The Iraq Study Group described the situation in Iraq as “grave and deteriorating,” and Americans agree. 71% – the largest percentage ever - believe the war is going badly. 39% believe the war is going very badly – also the highest number ever. A majority of Republicans, Democrats, and Independents agree that the war is going badly.
Worse yet:
The public’s overwhelming negativity about the war in Iraq extends to President’s handling of it -- which, at a mere 21%, is the lowest it has ever been. Three quarters disapprove.
And:
Most of that drop has occurred among the President’s base – Republicans and conservatives. Last month, 70% of Republicans approved of how the President was handling the war; now, just 47% do. Few Democrats and Independents approve. Conservative support for President Bush’s handling of Iraq has also fallen, from 60% in November to 34% now.
Oopsie. When your own party is jumping ship, you know you've screwed the pooch.
The President’s overall job approval rating has fallen slightly. 31% of Americans approve of the job he is doing overall, matching the President’s previous low of last May. 34% approved last month, the same percentage as before the election.
So his support has dropped from the election - if ever so slightly.

Read the entire poll data here.

December 11, 2006

This evening's Peduto Event

As posted here, it took place at the Cafe Phipps. It's a very nice place, by the way. Very clean and warm. My Earl Grey (hot) cost me a buck thirty-nine, though.

By the time the meeting began at about 7:30 it was standing room only at the Cafe Phipps. Too many people, not enough chairs. There were college kids and Vietnam vets. People sipping coffee and others (inexplicably) chomping down on ice cream.

Ice Cream? In DECEMBER? What are these crazy radicals thinking??

Anyway, they were all there to hear City Councilman Bill Peduto. Speaking from notes and dressed in the by now ubiquitous political uniform (blue suit, white shirt, blue tie) Peduto outlined the issues on which his campaign will be focussed; the city's financial troubles, transit, civil liberties and so on.

And he began by pointing out an odd historical occurance. One short year ago, during the mayoral race, he said he was the "fresh young voice" in the race. One short year later and he's suddenly the "elder statesman," the voice of experience and reason.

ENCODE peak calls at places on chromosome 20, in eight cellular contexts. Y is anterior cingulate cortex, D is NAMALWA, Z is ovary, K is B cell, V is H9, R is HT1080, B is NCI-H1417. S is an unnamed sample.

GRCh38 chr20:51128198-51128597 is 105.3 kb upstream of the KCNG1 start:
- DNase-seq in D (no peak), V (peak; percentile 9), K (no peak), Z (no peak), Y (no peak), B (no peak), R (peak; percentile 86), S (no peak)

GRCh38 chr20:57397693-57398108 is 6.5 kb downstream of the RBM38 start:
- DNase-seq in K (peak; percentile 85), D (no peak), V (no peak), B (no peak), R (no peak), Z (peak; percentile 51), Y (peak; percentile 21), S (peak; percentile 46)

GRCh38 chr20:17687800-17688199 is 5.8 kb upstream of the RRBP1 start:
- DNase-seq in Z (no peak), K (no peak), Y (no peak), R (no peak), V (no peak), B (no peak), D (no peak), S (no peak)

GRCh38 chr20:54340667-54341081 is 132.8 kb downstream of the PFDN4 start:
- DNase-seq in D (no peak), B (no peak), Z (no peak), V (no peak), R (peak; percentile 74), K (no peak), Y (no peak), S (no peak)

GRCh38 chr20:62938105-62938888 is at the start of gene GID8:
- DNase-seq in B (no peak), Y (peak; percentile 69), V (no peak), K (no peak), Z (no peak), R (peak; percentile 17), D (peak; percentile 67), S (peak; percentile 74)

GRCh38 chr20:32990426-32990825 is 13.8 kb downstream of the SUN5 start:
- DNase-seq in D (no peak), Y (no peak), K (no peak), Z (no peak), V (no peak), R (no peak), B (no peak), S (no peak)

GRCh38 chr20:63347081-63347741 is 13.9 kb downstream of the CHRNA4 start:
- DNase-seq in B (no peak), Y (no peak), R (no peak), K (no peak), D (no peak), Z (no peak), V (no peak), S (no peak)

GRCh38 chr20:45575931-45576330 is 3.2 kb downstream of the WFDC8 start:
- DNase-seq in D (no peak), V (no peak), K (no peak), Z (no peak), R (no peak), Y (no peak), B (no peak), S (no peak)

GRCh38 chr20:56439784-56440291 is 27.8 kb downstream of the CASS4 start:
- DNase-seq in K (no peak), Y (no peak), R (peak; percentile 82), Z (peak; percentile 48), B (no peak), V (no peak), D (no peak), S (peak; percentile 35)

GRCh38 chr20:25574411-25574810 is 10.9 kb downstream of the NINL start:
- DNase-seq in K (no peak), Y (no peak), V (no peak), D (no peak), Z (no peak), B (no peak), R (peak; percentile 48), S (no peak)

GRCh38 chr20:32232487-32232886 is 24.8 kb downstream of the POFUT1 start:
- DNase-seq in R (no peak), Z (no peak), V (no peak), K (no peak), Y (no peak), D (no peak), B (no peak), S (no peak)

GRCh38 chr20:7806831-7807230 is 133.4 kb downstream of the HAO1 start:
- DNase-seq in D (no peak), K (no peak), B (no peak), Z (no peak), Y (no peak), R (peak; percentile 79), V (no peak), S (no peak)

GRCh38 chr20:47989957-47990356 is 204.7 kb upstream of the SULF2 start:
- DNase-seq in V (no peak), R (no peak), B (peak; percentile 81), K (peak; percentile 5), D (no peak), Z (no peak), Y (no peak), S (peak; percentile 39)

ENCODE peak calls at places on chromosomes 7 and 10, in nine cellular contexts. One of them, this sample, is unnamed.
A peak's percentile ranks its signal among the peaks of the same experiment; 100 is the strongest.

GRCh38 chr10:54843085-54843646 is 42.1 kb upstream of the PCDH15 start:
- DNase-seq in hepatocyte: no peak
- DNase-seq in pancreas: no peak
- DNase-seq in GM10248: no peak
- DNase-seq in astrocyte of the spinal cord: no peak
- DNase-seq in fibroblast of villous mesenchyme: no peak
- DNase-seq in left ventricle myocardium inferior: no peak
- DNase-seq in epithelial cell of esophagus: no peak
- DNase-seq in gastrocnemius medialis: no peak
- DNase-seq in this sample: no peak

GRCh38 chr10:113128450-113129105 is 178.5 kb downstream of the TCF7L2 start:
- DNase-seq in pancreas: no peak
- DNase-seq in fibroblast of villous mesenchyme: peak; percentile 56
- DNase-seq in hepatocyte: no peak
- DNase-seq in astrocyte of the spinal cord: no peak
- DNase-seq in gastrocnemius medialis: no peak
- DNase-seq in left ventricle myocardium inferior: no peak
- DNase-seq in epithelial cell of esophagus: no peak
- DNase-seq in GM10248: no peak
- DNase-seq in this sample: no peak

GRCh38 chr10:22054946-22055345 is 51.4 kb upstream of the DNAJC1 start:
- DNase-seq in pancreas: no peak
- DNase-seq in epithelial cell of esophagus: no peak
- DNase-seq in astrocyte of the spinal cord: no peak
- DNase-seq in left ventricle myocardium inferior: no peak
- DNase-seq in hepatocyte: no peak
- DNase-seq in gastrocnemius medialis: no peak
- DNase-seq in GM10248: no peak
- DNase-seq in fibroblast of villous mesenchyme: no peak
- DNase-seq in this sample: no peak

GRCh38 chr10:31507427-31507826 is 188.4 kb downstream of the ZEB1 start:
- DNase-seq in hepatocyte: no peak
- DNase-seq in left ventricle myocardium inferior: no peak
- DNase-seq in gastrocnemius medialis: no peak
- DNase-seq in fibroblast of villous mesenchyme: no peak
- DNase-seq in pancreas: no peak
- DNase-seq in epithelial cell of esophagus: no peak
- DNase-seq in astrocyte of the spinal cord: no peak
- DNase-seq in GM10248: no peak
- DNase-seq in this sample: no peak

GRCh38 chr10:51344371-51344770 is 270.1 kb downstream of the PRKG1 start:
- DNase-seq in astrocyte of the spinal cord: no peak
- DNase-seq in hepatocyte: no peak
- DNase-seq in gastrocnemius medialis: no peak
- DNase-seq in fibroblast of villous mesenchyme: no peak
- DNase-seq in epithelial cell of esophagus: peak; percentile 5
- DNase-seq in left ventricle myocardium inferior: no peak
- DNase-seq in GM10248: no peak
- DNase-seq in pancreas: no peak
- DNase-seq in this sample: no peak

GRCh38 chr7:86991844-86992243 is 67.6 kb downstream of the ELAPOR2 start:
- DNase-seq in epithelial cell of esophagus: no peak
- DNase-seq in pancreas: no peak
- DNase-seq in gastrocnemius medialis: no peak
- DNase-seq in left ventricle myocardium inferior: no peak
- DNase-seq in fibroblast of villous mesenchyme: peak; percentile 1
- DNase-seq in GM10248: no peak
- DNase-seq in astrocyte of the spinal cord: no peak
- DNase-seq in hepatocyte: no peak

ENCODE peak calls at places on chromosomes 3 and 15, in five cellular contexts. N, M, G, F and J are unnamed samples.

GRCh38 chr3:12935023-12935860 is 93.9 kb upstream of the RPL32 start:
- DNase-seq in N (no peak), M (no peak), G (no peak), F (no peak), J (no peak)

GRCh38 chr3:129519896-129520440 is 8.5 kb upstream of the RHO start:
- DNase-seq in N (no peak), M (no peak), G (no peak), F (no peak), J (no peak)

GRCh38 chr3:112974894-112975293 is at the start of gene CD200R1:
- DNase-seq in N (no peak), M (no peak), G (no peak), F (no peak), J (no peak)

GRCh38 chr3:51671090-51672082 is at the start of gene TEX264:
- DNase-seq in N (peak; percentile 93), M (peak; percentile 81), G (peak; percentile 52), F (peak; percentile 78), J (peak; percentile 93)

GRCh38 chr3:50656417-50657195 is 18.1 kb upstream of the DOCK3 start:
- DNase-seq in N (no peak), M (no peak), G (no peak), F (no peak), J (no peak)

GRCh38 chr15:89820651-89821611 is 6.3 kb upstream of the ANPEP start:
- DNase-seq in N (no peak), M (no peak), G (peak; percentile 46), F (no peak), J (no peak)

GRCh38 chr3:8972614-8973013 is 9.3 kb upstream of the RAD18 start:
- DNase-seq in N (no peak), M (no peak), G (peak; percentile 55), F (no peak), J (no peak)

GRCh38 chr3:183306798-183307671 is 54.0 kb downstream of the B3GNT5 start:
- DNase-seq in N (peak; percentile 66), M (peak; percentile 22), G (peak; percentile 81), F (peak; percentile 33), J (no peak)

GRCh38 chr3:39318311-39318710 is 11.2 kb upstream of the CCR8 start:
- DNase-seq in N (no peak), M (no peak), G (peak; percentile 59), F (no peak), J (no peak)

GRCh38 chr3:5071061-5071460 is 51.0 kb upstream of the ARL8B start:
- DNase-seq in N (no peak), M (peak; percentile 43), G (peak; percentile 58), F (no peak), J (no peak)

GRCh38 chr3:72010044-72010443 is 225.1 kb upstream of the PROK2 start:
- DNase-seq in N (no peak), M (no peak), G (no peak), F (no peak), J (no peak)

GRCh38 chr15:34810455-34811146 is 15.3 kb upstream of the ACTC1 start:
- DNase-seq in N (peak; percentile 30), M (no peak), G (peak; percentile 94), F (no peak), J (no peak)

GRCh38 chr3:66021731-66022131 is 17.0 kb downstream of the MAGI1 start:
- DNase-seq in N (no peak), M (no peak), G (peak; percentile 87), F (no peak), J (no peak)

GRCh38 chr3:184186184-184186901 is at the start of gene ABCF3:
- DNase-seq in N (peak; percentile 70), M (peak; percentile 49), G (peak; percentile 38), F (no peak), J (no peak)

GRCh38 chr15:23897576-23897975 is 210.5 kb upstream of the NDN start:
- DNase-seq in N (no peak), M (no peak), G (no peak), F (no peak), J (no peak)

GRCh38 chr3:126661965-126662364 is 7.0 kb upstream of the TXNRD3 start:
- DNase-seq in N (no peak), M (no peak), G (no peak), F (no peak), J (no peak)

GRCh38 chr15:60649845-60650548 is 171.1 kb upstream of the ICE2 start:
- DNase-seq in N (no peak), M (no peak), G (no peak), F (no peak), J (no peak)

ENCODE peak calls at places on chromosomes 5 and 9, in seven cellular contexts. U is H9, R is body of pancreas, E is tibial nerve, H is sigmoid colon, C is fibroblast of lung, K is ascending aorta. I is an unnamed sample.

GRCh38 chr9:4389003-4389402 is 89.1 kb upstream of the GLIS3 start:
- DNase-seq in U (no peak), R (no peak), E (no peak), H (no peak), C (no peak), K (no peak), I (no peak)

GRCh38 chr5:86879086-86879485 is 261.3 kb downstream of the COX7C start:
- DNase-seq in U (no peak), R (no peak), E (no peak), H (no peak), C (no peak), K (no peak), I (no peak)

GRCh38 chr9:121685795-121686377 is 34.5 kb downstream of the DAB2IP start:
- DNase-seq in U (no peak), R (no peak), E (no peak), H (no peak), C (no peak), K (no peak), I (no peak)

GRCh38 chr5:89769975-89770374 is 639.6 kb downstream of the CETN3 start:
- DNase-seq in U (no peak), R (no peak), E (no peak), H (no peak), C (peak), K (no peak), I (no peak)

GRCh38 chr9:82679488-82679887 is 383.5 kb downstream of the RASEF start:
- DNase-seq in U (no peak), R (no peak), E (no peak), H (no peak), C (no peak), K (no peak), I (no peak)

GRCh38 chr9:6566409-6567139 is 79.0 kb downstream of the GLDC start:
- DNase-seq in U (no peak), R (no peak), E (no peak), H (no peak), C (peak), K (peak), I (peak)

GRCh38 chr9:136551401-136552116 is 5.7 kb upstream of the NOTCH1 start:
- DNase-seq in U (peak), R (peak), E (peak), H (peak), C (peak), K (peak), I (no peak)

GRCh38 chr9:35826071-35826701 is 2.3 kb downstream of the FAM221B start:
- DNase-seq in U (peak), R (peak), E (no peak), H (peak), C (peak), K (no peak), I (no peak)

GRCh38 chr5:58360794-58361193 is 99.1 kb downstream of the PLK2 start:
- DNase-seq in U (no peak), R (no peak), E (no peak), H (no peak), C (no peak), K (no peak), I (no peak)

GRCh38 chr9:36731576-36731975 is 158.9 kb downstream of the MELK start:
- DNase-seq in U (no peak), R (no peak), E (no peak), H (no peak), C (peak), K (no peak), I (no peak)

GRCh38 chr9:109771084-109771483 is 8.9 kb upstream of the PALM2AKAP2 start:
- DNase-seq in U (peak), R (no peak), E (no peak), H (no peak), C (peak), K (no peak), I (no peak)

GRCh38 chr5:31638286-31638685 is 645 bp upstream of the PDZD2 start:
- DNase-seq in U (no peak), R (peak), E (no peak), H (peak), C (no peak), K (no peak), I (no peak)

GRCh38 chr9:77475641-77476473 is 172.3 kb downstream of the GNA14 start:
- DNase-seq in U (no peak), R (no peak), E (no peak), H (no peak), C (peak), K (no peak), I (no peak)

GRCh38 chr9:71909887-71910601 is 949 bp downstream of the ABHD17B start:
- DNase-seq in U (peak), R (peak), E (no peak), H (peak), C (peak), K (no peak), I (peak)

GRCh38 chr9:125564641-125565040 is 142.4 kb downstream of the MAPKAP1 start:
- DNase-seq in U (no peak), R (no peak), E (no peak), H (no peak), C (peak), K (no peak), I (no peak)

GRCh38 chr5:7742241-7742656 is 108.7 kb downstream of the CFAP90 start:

Weird, huh?

He was very careful to point out that while Mayor Luke Ravenstahl is a good guy, the people surrounding him are the same people who've been in place in City Hall since Pete Flaherty roamed the halls.

If anything, there was one idea running throughout Peduto's speech. It was a comparison between what a Peduto campaign and administration will look like and what a Ravenstahl campaign and administration will look like. Peduto said his will be a "people's campaign" focussing on plans to invigorate all segments of the city. While concentrating on economic development throughout the city, a Peduto administration will also focus on civil liberties and embrace tolerance and diversity.

Peduto sought, also, to reassure the crowd that no matter what they may have heard recently, the race has yet to begin. He likened it to a football game where the first quarter hasn't even started yet. Extending the metaphor, he said it was really the pregame show, where they're merely discussing the game to come.

He said that he has 10,000 e-mail address of people to contact, 8,000 snail mail address of supporters from his previous campaign. He's planning on hitting the ground running, fully staffed when he announces sometime in January.

Peduto ended by saying that when Mayor Ravenstahl announced his campaign, he effectively "napalmed" the field. He did that because he wants "a one-on-one" with Peduto. Almost immediately after the crowd-free announcement, both State Rep Dan Frankel and Allegheny County President Rich Fitzgerald took themselves out of the race.

He's looking to announce his candidacy in January sometime - with a crowd of a thousand Pittsburghers around him.

A good way to launch a "people's campaign."

Some Aural/Visual Caffeine

And now for something completely different . . .

As most of you start your work week -- and I start a new week of being sick -- I thought I'd provide those slow movers out there with a shot of adrenaline this morning.

This is perhaps my all time favorite Bollywood production number. It's the dance tune Jaan Pehechaan Ho from the 1966 movie Gumnaam. (You may also be familiar with it from the movie Ghost World.)

Events This Week

Bill Peduto Pre-campaign Event
When:
Monday, December 11th, 7:30 - 9:00 PM
Where: Cafe Phipps, Phipps Conservatory, One Schenley Drive, Pittsburgh, PA 15213

Pubic Workshop sponsored by Twin River Council of Government
Twin Rivers Council of Government is hosting a community meeting about Allegheny Places, the County's first comprehensive plan.
When: Tuesday, December 12th, 5:30 PM
Where: West Mifflin Borough Building, 3000 Lebanon Church Road, West Mifflin, PA 15122 (Bus Routes: 51E, 55M, 59A and 61C)
http://www.alleghenyplaces.com/main.asp

Sierra Club Free Screening of Al Gore's "An Inconvenient Truth"
(With national conference call with Al Gore via MoveOn.org)
When: Saturday, December 16th, 7:00 PM
Where: Sierra Club Office-Oakland, 3109 Forbes Ave., Pittsburgh PA 15213